I’ve done some research into my family history. When I first started working at the New York Times 22 years ago, one of the things you can do is search for things in the archives. So I searched my last name, which is an unusual name and unusually spelled. Five consonants in a row, right in the middle. So I looked up my name and a handful of results popped up. My dad was in there, at one point, because he was a professor and researcher in psychology. His uncle—so my great uncle—was in there also, because he was a bookmaker for the Gambino crime family.
I: Holy shit.
DS: Yeah. I also found someone with the same last name who ran the B&B Carousell out on Coney Island for 25 years. I’m still trying to figure out if we’re related, but it is such an unusual name—let’s just say I’m still trying to track that story down. I want to write about it at some point.
I: Speaking of the New York Times, you started there working on the website in 1999. And the website had kind of just started, right?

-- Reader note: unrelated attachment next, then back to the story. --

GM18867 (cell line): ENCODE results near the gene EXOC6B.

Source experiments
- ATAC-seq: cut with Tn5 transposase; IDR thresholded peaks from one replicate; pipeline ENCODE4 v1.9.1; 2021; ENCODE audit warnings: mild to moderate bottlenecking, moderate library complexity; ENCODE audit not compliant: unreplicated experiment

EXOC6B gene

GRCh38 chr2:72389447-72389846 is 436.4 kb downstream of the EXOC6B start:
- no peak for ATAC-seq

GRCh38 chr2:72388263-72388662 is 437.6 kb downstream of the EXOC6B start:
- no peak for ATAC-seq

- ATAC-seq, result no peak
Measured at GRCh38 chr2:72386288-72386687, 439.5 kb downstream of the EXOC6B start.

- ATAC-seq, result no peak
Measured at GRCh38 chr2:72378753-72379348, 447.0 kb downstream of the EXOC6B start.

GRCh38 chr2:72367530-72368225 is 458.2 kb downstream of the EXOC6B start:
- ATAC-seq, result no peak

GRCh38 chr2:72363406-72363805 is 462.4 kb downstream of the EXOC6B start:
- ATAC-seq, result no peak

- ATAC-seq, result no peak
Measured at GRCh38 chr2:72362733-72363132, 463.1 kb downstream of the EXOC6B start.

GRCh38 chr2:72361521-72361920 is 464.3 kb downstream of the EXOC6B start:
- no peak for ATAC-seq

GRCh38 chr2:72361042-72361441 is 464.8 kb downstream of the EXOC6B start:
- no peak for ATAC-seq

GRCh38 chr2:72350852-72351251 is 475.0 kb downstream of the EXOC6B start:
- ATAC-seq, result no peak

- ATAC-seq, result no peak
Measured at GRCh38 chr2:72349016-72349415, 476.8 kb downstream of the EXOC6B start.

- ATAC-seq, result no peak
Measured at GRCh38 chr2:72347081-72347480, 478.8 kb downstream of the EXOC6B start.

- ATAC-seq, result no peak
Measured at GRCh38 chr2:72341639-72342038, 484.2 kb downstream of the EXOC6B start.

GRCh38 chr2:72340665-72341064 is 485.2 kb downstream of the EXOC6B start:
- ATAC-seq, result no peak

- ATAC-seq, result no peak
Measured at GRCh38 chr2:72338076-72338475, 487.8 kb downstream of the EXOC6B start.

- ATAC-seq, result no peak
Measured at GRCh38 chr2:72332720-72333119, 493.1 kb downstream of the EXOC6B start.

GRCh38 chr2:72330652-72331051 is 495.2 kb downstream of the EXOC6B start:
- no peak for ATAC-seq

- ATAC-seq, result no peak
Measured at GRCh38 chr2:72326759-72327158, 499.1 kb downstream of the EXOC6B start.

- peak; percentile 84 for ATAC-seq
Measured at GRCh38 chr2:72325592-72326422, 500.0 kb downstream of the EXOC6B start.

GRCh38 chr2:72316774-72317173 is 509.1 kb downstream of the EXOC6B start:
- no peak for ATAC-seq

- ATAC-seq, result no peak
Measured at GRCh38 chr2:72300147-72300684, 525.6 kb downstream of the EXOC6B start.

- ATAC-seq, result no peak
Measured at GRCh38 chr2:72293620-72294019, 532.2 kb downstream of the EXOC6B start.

DS: Well, the website started in 1996, but it was still very much in its early stages. As was I. It was one of my first real jobs out of college. I started freelancing for them in ‘98, and then I was full-time in ‘99. I was a producer, and then an editor—I worked at the website for about ten years. My last job there was Arts Editor. But, for the most part, I wasn’t really editing much—it was more of a managerial job. Back then there was the web side of things and the print side of things, so I felt lucky when I was able to transfer from web to print. I think I was the first person to transfer from a fully web job to a fully print job at the paper. So I was learning on my feet. I learned how to edit by being edited, and by working with other editors. I learned how to put together a print section thanks to my coworkers, when I moved to the print Travel section. It’s been an amazing experience.
I: And what’s your title now?
DS: I’m the Deputy Editor for Special Sections.
I: With that in mind I wanted to ask, what do you look for in a story?
DS: There are three questions to ask yourself when you’re pitching a story—and it also works in reverse. These are the three questions I ask myself when I’m evaluating a pitch. They are:
1. Why—which is to say, “why is this story interesting?”
2. Why now—which is to say, “why is now the time we should run this story?”
3. Why me?—which is to say, “why are you the person to write this story?”
And there are numerous and varied answers to all of those questions, many of them good, but those are the three questions that I think should be answered before pitching—or accepting—a story. You don't have to have an answer to each question, but they are always worth asking yourself.